Revenge? Republicans weigh in on Manchin authorization plan

Sen. John Corny (R-Texas) said, “I don’t think you can count on Republicans to vote for something they haven’t seen.” But there’s another factor: Manchin’s deal with Majority Leader. chuck schumer to enact their centerpiece of domestic party-line politics this summer – allowing reform as a side deal, requiring votes from both parties to pass later.

“Given what Senator Manchin did on reconciliation invoice, [it’s] spawned a lot of bad blood,” Cornyn said. “There’s not a lot of sympathy on our side to offer a reward to Senator Manchin.”

The uncertainty around Manchin’s proposal is Hill’s central drama as Congress sprints to finish its job before the midterms. The Senate would first have to pass an interim spending bill to avoid an Oct. 1 shutdown, likely extending the government’s current funding until Dec. 16.

Aid from Ukraine is likely to be included, though the GOP is expected to block coronavirus and monkeypox funding from the measure. That leaves the main question whether Congress can approve Manchin’s proposal to accelerate construction of energy projects, including the Mountain Valley natural gas line in West Virginia.

Manchin warns Republicans that it would be “horrendous politics” for them to reject legislation that would accelerate both fossil fuel and clean energy projects.

“Something you’ve always wanted, and you get 80% of something, and you’re going to let the perfect be the enemy of the good?” Manchin said. “It’s a shame that politics trumps politics that we’ve all wanted for 10 or 12 years.”

Negotiators are still nowhere near a deal, making it highly unlikely that any bill will move this week, senior aides say. Without a deal in the coming days, both chambers could work through next week’s deadline, despite Democrats’ eagerness to avoid chaos in their final term before the midterm elections.

Democrats believe Republicans are getting revenge on Manchin and Democrats for crushing them this summer. The majority party adopted a microchip bill with bipartisan votes, then announced a deal between Manchin and Schumer that invested hundreds of billions of dollars in the fight against climate change, imposed a minimum corporate tax and extended expiring health care subsidies.

“I think they just don’t want to give a Democratic Senate or a Joe Manchin another win,” the senator said. Martin Heinrich (DN.M.).

Depending on how Democrats structure votes on the interim spending plan, Republicans may be able to block the addition of reform authorizing legislation. Democrats could play hardball and squeeze the authorization measure into the short-term spending bill just before the funding deadline, essentially challenging Republicans to vote to shut down government.

“Obviously there is flexibility there and they are trying to figure it out,” the House Majority Leader said. Steny Hoyer said of the Senate.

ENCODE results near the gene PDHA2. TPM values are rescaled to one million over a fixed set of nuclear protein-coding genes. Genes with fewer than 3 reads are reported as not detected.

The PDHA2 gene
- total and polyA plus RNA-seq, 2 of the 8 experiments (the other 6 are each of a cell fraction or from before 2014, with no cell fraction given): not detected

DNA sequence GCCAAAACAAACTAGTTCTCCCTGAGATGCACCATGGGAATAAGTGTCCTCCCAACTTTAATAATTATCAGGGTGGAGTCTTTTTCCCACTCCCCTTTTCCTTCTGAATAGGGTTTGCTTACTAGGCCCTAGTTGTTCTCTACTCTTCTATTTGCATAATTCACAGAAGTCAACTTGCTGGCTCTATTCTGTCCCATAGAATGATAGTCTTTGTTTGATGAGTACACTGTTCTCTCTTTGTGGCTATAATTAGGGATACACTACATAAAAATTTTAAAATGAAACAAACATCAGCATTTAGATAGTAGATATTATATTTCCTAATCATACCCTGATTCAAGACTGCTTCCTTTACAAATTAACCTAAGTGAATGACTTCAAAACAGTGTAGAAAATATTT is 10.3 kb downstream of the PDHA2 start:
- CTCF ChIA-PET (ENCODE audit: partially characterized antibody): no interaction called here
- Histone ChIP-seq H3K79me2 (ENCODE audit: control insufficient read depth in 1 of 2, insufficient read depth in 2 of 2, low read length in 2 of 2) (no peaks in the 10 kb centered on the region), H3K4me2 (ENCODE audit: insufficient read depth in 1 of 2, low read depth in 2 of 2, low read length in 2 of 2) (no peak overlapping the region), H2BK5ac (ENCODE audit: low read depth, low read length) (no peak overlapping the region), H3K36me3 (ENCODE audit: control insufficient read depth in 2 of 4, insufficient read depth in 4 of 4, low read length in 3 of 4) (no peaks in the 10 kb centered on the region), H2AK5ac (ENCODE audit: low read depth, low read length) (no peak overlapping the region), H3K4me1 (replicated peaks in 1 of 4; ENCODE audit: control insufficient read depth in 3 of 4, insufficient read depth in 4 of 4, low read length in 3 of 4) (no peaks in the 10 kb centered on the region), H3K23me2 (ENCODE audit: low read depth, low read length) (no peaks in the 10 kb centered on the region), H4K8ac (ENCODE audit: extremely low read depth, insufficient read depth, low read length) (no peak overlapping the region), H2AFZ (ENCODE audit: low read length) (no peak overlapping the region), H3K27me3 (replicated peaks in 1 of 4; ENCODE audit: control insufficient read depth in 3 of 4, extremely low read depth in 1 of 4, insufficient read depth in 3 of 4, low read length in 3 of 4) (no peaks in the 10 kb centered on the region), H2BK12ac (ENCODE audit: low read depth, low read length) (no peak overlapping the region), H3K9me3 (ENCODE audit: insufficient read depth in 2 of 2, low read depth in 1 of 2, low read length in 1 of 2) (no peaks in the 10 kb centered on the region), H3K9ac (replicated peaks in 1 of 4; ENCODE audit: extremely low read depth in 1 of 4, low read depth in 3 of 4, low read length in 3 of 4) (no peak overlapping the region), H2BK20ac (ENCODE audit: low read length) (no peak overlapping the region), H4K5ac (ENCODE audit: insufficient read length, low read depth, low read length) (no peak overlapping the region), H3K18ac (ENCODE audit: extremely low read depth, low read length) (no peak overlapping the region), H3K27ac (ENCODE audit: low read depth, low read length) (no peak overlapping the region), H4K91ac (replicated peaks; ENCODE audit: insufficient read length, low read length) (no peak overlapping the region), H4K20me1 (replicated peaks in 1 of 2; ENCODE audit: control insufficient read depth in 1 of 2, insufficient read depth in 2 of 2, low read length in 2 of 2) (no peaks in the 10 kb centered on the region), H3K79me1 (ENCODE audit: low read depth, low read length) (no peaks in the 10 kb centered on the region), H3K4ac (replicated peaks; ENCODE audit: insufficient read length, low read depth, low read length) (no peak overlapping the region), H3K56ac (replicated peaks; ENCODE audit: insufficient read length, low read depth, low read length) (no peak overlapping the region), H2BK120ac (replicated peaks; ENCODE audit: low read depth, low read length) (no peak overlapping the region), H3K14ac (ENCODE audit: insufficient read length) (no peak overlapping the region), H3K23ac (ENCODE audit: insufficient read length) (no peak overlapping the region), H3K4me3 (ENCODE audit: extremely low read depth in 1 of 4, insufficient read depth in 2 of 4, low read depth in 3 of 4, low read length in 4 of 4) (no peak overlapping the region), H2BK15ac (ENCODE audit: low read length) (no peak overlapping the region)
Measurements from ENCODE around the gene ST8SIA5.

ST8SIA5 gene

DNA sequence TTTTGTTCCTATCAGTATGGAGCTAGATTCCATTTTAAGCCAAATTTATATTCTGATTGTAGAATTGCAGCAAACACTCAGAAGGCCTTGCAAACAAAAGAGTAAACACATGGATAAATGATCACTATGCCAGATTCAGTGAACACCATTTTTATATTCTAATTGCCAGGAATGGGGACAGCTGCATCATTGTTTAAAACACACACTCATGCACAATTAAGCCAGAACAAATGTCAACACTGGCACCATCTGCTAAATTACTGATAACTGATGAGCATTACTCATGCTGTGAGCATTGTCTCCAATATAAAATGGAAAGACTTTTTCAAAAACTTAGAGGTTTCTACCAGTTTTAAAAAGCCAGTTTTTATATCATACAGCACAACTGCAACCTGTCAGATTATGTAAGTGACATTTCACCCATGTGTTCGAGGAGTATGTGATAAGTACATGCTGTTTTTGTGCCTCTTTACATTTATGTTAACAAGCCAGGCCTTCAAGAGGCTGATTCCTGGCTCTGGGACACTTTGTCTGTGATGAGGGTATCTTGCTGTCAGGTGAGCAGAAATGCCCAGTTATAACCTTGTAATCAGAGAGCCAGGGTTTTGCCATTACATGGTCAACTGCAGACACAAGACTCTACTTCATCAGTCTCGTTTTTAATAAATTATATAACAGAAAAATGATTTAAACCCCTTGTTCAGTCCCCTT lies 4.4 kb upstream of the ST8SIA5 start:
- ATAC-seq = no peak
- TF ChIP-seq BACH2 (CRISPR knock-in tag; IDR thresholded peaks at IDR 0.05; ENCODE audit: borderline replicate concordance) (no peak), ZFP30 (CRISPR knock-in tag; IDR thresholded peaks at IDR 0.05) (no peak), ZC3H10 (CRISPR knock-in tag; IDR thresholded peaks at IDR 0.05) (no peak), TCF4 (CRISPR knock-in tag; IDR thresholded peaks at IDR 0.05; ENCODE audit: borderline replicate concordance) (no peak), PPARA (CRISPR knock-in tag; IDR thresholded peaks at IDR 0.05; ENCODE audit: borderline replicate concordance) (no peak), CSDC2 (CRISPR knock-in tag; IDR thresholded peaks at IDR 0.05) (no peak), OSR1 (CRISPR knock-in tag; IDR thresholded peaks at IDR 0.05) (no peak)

In the House, talks have stalled as Democrats await further details on Manchin’s proposal. A group of 70 mostly progressive House Democrats have threatened not to support the interim funding bill if the reforms allowing Manchin are included – although the House’s liberal arm, the Congressional Progressive Caucus, has stopped threatening closure.

The temporary funding patch could include billions of dollars to help Ukraine maintain its momentum in the war against Russia, money to bolster the federal response to natural disasters, and a reduced renewal of the FDA’s ability to collect user fees that fund much of the agency’s work. , among others.

Chairman of House Credits Rosa DeLauro (D-Conn.) said Monday evening that she had no new progress to report. When asked if she could unveil the text this week, she said, “I’m still hoping we can move on sooner rather than later.”

Schumer said over the weekend he plans to pursue at least $12 billion for Ukraine, slightly more than the Biden administration’s request for $11.7 billion. GOP senators, citing the country’s recent success in battling the Russian military, said they were willing to provide additional money.

“I think the most likely additional thing to be on the [continuing resolution] … would be Ukraine’s money,” the senator said. Roy Blunt (R-Mo.), an appropriator who sits on the defense subcommittee.

The Biden administration has also requested more than $22 billion to meet emerging Covid needs and $4.5 billion to address the monkeypox outbreak. Republicans essentially rejected both demands.

President Joe Biden’s comment in a Sunday night interview that “the pandemic is over” also fueled GOP sentiment that pandemic recovery funds are not needed. At the same time, the administration said more money was essential to continue providing free vaccines, tests and treatment to the uninsured or underinsured.

“We need to look at the numbers and see how they would be used,” the senator said. Jon Tester (D-Mont.) said of the White House request.

Biden also asked for more than $6 billion to respond to natural disasters, including funds that would go to red states like Kentucky, Louisiana and Texas. Additionally, Puerto Rico suffered devastating flooding and power outages from Hurricane Fiona, while an ongoing water crisis in Jackson, Mississippi has left hundreds of thousands of people without water. drinkable for months.

Once passed, the stopgap would buy weeks of time for talks on a broader deal that would boost agency budgets for the fiscal year that begins Oct. 1. The short-term funding measure needs 60 votes to pass the Senate.

And Republicans say if so, that might not include Manchin’s big licensing legislation. Sen. Ted Cruz (R-Texas) called the plan a “corrupt deal” among Democrats, while Sen. Roger Wicker put it this way: “I don’t think it’s going to go anywhere.”

Nancy Vu and Alice Miranda Ollstein contributed to this report.


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